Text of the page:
This essay ran in a shorter version as a letter to the editor in the Springfield News-Leader.
In the Springfield News-Leader (MO) November 30, 2014 Tom Krause gently chides a young woman who (unknowingly) gave an interpretation of one of his poems in a speech tournament at which he was one of the judges. It seems that she offered a reading of the poem "describing what the author had meant," and it was "not even close to [his own] real intent."
This is a perfect example of the poem (or creative essay) as an artistic object. Once an author has written and published a poem, he (or she) no longer controls it. The issue is not what authors intend to do, but what they actually did. In other words the published poem/essay is autonomous and has an existence totally apart from the creative artist's intentions. The author becomes only one more interpreter, and not the authoritative interpreter. It really doesn't matter what the author intended; what matters is what the essay is. The creative piece exists apart from the author's intentions; it draws attention to itself and "speaks" to the reader, or the viewer in the case of objects of art like painting and sculpture. Thus authors may learn something new from others about what they have actually accomplished in the essay or poem. The poet Wallace Stevens, who has been described as "the necessary angel of earth," once wrote in a letter:
It is not a question of what an author meant to say but of what he has said. In the case of a competent critic the author may well have a great deal to find out about himself and his work. (Letters, #396)
In short, language is ambiguous on the best of days, as any poet well knows. For example, Miguel de Cervantes in his 17th century novel, The Ingenious Gentleman Don Quixote of La Mancha, described an insane man who fancied himself a knight errant on a quest to restore chivalry and bring justice to the world He jousted (tilted) and fought with imaginary foes (windmills and giants), which were real to him in his insanity. Cervantes' novel inspired a book (by Dale Wasserman) and Broadway musical, Man of La Mancha. In the musical the signature song, "The Impossible Dream," describes a man on a quest fighting "unbeatable foes," righting "unrightable wrongs," fighting "for the right," and walking "through hell on a heavenly cause." The protagonist of the musical is certainly inspired by Cervantes' mad hero Don Quixote de La Mancha, but in his interpretation by the musical lyricist (Joe Darion) Don Quixote has become a symbol of the idealistic person who dares to dream impossible dreams including a just social order. What, do you suppose, Cervantes would have thought of that?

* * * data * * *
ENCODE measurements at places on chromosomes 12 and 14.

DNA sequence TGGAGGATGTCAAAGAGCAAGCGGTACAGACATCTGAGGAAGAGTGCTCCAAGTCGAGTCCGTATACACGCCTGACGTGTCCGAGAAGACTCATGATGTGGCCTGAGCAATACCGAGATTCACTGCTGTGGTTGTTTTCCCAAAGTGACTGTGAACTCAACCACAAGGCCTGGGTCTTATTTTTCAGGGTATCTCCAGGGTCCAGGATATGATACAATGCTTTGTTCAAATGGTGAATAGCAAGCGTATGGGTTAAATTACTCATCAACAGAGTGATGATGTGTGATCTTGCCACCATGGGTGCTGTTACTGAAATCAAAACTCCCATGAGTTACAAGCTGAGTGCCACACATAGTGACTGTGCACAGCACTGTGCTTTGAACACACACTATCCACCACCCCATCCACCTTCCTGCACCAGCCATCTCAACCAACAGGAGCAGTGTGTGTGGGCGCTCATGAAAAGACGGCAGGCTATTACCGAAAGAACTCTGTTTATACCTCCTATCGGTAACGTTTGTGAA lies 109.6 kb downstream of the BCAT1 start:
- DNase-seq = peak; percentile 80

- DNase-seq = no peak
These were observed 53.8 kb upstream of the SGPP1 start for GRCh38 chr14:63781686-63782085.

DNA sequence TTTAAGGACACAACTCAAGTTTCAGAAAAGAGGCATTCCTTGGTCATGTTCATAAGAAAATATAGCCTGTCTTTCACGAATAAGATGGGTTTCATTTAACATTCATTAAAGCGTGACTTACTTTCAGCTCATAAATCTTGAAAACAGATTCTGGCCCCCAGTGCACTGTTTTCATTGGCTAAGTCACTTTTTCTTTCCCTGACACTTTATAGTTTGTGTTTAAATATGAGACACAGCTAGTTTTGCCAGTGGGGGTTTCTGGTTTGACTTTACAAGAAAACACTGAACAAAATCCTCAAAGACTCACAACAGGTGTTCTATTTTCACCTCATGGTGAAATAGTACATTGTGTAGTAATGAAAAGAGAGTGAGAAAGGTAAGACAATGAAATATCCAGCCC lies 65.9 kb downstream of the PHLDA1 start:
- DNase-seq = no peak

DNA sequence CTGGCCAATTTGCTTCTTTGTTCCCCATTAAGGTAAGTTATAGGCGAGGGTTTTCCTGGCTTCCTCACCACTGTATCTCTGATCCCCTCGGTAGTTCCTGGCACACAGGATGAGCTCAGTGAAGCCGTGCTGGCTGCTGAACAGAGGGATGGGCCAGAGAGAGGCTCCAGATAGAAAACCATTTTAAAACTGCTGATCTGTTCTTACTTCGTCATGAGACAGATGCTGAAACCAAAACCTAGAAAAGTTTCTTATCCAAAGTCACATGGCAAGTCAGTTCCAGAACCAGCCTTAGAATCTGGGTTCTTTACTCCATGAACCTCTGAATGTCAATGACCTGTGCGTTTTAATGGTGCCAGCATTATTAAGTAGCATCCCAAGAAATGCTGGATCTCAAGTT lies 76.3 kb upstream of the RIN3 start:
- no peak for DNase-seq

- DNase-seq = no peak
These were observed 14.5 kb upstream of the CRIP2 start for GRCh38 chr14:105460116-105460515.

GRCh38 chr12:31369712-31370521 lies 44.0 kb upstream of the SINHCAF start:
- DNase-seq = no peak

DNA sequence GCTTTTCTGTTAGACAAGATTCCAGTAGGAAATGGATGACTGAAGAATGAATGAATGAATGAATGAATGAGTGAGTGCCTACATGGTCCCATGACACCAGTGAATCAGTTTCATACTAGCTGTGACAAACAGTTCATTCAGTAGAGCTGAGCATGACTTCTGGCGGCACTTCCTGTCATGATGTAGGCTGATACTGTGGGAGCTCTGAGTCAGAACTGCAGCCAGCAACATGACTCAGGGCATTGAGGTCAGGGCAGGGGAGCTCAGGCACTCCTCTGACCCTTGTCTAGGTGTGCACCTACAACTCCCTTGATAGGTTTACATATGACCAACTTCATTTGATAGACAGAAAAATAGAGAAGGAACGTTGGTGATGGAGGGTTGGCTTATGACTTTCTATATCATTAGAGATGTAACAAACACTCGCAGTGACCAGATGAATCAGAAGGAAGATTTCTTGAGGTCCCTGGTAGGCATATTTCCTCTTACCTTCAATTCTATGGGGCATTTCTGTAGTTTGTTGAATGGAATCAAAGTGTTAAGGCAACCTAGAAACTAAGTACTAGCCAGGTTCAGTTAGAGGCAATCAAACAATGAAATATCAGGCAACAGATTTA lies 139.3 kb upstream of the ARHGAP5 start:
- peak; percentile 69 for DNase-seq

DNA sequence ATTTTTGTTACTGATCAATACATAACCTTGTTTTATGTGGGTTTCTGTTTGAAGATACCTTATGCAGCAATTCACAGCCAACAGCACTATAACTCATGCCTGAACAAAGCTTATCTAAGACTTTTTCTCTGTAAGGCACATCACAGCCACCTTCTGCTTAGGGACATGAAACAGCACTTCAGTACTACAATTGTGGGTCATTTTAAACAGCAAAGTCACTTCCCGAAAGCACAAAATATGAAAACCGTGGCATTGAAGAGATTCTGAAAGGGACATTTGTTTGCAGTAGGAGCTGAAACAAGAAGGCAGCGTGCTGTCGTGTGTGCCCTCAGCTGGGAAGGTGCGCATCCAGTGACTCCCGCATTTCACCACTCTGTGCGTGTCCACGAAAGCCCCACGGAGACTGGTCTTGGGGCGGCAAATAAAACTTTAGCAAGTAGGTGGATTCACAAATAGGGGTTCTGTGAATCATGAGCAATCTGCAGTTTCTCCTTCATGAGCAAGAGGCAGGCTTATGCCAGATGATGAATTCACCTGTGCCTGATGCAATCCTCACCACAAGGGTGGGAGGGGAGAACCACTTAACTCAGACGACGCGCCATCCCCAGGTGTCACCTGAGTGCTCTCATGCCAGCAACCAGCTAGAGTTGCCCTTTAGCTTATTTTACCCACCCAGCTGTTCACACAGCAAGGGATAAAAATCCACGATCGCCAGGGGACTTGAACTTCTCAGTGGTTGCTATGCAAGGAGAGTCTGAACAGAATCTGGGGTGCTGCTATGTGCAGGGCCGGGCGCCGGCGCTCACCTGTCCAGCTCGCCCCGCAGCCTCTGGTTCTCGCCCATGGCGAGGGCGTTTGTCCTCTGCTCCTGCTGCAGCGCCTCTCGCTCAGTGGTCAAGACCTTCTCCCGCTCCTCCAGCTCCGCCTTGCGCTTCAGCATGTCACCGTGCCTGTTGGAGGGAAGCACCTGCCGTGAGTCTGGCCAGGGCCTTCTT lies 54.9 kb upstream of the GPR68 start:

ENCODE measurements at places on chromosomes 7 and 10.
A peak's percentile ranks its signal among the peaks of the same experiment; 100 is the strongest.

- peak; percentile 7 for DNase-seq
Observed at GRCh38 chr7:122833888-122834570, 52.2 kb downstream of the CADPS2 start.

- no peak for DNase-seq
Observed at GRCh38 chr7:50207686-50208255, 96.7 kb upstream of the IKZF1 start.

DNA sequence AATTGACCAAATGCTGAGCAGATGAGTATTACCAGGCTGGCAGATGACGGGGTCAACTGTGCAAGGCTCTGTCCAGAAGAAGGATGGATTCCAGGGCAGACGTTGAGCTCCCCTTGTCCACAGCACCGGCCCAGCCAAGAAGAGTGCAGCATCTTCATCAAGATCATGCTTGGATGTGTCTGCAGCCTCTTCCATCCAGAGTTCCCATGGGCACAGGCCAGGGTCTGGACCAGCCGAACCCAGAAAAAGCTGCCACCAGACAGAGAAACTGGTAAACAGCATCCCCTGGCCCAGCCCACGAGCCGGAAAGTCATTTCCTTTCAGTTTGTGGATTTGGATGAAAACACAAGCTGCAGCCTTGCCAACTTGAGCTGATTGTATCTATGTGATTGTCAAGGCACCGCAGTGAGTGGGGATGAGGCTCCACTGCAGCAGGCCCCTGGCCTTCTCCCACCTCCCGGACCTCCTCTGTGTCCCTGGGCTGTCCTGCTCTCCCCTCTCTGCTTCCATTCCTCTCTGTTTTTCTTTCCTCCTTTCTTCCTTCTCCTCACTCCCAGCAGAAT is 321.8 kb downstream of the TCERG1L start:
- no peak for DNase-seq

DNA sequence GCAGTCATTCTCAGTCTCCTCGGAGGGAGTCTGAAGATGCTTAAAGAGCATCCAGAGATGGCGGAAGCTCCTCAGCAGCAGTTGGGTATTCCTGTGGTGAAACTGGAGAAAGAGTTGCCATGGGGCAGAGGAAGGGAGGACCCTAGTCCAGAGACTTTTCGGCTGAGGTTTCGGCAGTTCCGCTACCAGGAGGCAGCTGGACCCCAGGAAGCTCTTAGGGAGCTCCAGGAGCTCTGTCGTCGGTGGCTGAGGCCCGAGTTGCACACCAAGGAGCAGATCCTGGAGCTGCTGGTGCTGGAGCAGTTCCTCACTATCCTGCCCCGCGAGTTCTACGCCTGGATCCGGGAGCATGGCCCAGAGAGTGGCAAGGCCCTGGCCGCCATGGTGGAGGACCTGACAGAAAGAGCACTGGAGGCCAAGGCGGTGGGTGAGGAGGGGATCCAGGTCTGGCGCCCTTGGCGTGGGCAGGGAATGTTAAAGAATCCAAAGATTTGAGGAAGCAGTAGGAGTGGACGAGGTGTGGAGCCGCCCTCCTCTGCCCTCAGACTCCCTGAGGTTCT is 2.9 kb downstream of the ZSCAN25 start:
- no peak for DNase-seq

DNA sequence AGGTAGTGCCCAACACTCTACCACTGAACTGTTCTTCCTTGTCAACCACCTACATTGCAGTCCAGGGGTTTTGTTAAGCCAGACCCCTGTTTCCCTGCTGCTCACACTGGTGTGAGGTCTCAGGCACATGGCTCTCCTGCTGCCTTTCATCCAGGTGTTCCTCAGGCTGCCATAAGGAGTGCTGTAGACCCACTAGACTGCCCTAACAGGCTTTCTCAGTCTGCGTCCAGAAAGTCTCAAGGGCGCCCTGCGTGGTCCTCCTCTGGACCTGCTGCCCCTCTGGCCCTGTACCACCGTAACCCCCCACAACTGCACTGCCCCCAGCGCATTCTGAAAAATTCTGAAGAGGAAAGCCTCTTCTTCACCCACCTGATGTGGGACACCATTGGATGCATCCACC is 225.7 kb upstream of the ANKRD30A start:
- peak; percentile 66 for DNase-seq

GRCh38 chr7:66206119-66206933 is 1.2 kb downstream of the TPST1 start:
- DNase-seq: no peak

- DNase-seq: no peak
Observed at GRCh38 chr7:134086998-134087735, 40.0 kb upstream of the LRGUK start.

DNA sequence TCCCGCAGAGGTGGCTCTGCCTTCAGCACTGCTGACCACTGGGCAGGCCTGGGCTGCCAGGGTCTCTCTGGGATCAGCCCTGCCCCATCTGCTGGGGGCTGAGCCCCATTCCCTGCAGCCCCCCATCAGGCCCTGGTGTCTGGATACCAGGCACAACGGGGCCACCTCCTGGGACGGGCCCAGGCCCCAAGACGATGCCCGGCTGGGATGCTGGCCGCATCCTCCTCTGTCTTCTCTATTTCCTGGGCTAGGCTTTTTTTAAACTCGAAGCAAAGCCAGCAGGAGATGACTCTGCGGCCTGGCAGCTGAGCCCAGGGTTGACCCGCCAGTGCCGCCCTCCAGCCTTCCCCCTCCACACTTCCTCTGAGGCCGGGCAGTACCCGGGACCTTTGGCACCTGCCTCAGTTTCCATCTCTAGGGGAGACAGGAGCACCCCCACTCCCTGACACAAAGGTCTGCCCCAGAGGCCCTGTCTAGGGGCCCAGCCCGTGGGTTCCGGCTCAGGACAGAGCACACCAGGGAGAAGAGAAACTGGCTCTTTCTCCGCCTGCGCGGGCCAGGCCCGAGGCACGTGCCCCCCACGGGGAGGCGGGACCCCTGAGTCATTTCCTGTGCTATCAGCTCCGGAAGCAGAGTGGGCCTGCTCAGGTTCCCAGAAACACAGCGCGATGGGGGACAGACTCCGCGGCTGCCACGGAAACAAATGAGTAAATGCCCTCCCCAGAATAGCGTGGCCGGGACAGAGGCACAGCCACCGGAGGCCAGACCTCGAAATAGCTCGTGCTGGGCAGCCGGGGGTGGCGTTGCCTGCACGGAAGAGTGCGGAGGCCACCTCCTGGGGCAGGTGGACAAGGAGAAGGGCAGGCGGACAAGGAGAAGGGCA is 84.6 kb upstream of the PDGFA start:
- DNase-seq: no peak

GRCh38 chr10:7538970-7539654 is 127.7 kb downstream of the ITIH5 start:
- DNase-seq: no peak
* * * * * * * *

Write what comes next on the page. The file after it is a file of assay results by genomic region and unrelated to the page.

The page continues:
The situation is similar with respect to biblical texts, which were written by human beings. They are not God's words, as Mr. Krause says, but human words written in behalf of a particular understanding of God. Krause's affirmation of faith completely ignores the human authors of these ancient writings, who themselves were conditioned by their situations in life; they crafted what they wrote from vastly different perspectives with different intentions and opinions. Letting God interpret these words, as Mr. Krause advises, is only Krause's faith speaking again. Readers, not God, interpret texts, in the nexus between how they read the text and the life experiences they bring to the text. God has nothing to do with it.
If you doubt the ambiguity of language, just ask a Baptist, Lutheran, and Roman Catholic about their understanding of the Eucharist. They come to very different understandings using the same Bible. The classic example of reading the same biblical text and arriving at different conclusions is found in how differently Paul (Galatians 3:6-14) and James (2:18-26) understand the biblical story of Abraham (Genesis 22:1-18): Paul's view was that God requires faith alone (Galatians 3:8-11); James' view was that God required both faith and works (2:24).
Galatians 2:16 provides another example of the slippery nature of language, and how the personal life experience we bring to our reading of biblical texts influences what we read in the text. Paul writes "a person is not justified by works of the law, but through the faith of Jesus Christ"; that is through a confidence in God like that of Jesus. And so the passage was translated in the English Bibles of the 16th and 17th centuries. At the end of the 19th century and beginning of the 20th the translation was changed, and became: "a person is not justified by works of the law but through faith in Jesus Christ" (see The Authentic Letters of Paul, 65-66). Alas, not even the Gods, if Gods there be, can control a reader's interpretation of the divine pronouncements of the Gods.
Charles W. Hedrick
Missouri State University
Also among things hard to control are text errors. Charlie, toward the bottom of page 48 in Wisdom of Jesus we find this reference about wisdom being justified: "(Luke 11:33 = Matt 7:19)". It looks to me like the reference should read: (Luke 7:35 = Matt 11:19). I apologize in advance if I'm not seeing this correctly.